Apr 222017
 

Compost Stew: An A to Z Recipe For The Earth giveaway ends tonight!  Have you entered yet?

From their Facebook page:

“THREE weekly winners will be drawn (April 8/16/22), each to receive a hardcover copy of the groundbreaking picture book, COMPOST STEW: An A to Z Recipe for the Earth….Open to US/Canada only. Ends April 22, 2017 at 9 pm (PDT).”

 

This post contains affiliate links.

Apr 182017
 

This is a post from a few years back.  As I reread this post, I was reminded to keep using what works, and adjust what does not.  We still move while learning, especially math facts and spelling words, but I need to find other methods to use for abstract concepts and general remembering. 

Last summer I went to a 3-day Parent Practicum held by a local Classical Conversations group.  My reasons for going were two fold:

  1. I was curious about CC.
  2. The kids got 3 days of a summer activity that was educational and fun.

I am so glad I attended.  Here was a group of parents who were pushing their kids beyond the standard I saw most of those around me doing.  What they were doing is what I had been trying to do at home with our kids without any guide to follow.  They were taking an active role in what their kids were learning and asking them to do things I would never have considered possible.  I left that practicum with a renewed sense of what I wanted our kids to do.

Then George started Kindergarten at the local public school.

George had been in preschool at this same school from Day 3 of living with us, and did well in preschool.  We did have some concerns about how he would do in Kindergarten, so set up extra help before he even started.  He was able to spend time each day in a much smaller class with a teacher who knew him.   He was able to get extra review of what he just learned.  Due to his learning disability, review is a must.  Though George might learn something one day, there is no guarantee that he will remember it in an hour, or tomorrow, or on Friday.  He might know something three times, then forget it the next five.  Eventually he gets it, it just takes a bit longer and a lot more review.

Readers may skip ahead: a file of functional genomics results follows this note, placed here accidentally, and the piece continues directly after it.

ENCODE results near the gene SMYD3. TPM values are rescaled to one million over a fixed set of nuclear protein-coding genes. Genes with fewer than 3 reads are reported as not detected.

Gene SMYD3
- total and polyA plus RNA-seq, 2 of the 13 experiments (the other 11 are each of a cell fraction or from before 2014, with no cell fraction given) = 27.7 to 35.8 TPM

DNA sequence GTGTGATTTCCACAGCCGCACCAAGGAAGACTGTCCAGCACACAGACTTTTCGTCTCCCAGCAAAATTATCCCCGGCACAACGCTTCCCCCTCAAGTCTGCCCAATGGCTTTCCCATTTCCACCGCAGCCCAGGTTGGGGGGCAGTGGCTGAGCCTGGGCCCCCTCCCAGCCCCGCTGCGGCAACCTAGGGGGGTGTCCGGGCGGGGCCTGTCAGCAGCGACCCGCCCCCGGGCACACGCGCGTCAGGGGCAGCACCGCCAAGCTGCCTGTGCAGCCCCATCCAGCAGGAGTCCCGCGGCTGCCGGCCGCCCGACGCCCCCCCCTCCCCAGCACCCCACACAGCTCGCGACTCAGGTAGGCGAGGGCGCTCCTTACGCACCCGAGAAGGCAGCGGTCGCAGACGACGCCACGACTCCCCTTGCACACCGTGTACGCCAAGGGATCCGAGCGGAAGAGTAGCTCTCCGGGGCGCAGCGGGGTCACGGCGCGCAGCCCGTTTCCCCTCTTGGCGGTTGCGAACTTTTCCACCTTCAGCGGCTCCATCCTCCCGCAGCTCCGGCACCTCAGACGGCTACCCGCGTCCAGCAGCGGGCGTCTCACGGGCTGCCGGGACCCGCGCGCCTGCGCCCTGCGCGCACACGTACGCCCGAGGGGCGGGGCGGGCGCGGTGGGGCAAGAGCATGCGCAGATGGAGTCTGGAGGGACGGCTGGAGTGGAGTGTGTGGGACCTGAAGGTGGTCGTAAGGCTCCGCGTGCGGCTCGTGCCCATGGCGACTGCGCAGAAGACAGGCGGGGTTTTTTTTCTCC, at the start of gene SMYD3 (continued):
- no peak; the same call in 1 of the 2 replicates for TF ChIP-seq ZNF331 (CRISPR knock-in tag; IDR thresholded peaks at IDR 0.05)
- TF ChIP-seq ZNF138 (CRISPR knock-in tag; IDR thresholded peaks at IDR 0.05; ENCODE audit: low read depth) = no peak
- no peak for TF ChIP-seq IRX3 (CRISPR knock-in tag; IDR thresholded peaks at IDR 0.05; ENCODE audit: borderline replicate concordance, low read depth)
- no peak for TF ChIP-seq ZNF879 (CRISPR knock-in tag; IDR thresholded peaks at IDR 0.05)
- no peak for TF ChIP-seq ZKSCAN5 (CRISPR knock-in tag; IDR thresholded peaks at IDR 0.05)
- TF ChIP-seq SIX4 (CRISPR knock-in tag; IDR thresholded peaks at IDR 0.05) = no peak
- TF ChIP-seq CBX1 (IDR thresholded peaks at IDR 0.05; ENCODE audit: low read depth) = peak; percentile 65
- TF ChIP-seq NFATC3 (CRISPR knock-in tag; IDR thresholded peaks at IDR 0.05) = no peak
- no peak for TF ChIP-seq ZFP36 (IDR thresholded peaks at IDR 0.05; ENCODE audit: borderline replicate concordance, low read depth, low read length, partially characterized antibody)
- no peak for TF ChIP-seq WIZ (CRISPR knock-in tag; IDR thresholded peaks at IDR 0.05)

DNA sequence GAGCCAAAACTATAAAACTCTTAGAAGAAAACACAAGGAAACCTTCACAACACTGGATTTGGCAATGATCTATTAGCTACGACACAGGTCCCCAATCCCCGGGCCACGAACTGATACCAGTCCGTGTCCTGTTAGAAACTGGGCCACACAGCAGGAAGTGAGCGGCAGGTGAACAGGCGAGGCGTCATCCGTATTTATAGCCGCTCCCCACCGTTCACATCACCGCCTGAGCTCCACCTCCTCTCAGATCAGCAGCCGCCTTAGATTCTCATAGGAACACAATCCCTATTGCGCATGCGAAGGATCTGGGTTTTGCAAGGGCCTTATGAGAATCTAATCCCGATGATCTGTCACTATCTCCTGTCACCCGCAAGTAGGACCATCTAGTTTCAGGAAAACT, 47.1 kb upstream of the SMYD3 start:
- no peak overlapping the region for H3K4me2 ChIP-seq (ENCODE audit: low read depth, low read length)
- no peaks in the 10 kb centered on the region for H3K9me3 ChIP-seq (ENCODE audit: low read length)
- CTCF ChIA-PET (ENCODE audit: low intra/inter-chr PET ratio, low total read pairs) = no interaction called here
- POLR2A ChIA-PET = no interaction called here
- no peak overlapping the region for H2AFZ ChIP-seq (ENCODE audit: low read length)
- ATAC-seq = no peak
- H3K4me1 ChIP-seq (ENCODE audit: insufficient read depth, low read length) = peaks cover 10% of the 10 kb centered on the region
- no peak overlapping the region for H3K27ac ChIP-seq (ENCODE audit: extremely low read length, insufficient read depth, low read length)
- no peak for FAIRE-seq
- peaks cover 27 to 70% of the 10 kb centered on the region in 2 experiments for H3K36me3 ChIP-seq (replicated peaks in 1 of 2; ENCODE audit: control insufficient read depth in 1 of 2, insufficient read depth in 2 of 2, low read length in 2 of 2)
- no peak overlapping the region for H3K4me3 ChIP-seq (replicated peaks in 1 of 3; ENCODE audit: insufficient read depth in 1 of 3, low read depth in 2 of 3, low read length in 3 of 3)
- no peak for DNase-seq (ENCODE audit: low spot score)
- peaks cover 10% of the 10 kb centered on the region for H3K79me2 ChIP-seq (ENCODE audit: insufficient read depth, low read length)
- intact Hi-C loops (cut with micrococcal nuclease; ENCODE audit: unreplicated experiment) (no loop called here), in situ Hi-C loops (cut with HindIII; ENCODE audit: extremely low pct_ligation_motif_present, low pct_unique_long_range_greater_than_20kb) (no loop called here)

The biggest difference between preschool and Kindergarten was the focus.  Instead of a small class setting where everyone had individual goals, they were setting the challenges for a class of over 25 kids.

school supplies 2013

I really struggled for the first few months.  The homework they sent home was too much for him to do every night.  Every night ended in tears and frustration on both our parts. Aren’t parents and kids were supposed to finish Kindergarten still liking each other? Life became better.  We learned through what we happened to be doing at that moment, something we as a family do naturally.  At one point I gave up. We did not do any homework.  None at all.

After a few months, I began to think of alternative ways to do the homework and help George learn at home. After all, what example was I setting to say that he did not have to do his homework?  What would happen when he got older and actually had to complete assignments?